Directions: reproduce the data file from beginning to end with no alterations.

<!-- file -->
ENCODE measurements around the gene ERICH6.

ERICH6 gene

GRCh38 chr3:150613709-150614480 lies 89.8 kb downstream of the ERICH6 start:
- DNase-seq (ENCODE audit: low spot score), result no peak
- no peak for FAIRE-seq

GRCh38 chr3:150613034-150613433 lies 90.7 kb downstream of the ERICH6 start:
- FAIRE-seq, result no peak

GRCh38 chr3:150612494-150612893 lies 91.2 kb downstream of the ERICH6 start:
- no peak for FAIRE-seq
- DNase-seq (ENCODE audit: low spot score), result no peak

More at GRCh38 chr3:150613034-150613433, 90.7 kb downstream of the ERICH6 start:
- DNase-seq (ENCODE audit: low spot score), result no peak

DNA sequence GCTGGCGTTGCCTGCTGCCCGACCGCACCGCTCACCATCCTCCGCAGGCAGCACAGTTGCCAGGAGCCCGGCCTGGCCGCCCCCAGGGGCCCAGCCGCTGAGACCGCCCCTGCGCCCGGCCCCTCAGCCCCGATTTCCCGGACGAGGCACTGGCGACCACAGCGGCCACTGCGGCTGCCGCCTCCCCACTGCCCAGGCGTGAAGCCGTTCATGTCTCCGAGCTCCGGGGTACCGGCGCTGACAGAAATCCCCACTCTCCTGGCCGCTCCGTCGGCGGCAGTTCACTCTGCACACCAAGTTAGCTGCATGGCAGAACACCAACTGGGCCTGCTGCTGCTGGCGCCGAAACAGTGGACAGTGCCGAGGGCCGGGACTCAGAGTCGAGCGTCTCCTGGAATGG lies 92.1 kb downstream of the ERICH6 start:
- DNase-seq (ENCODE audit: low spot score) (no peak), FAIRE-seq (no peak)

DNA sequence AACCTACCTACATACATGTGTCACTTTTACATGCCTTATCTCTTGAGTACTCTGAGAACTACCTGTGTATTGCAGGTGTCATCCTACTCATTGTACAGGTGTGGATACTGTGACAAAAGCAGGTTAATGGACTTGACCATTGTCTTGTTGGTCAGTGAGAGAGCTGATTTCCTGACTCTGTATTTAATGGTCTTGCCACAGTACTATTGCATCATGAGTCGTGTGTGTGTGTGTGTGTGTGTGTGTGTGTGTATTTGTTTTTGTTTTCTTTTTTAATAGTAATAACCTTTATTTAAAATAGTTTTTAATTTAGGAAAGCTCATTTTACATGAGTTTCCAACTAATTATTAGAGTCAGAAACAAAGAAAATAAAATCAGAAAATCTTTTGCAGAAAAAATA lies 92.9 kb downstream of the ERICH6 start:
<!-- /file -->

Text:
ENCODE measurements around the gene ERICH6.

ERICH6 gene

GRCh38 chr3:150613709-150614480 lies 89.8 kb downstream of the ERICH6 start:
- DNase-seq (ENCODE audit: low spot score), result no peak
- no peak for FAIRE-seq

GRCh38 chr3:150613034-150613433 lies 90.7 kb downstream of the ERICH6 start:
- FAIRE-seq, result no peak

GRCh38 chr3:150612494-150612893 lies 91.2 kb downstream of the ERICH6 start:
- no peak for FAIRE-seq
- DNase-seq (ENCODE audit: low spot score), result no peak

More at GRCh38 chr3:150613034-150613433, 90.7 kb downstream of the ERICH6 start:
- DNase-seq (ENCODE audit: low spot score), result no peak

DNA sequence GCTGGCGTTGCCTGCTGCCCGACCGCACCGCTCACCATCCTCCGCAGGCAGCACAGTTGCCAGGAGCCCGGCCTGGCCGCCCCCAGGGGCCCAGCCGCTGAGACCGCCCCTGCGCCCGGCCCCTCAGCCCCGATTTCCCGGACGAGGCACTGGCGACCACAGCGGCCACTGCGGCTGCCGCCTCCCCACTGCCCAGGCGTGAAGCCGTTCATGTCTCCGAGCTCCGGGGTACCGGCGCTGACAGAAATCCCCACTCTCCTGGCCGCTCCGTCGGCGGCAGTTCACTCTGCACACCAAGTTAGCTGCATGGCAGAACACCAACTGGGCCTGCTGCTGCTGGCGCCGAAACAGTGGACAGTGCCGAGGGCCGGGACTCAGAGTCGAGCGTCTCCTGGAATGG lies 92.1 kb downstream of the ERICH6 start:
- DNase-seq (ENCODE audit: low spot score) (no peak), FAIRE-seq (no peak)

DNA sequence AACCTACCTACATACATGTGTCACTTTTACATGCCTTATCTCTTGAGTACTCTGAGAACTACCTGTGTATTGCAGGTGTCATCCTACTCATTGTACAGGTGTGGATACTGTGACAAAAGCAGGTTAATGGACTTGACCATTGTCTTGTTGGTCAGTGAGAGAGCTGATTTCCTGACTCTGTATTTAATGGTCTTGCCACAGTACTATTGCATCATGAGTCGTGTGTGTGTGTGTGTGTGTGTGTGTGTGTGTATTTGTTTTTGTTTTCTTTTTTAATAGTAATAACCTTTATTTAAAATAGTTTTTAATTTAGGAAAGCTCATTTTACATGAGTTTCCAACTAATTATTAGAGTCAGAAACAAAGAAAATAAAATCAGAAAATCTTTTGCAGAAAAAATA lies 92.9 kb downstream of the ERICH6 start: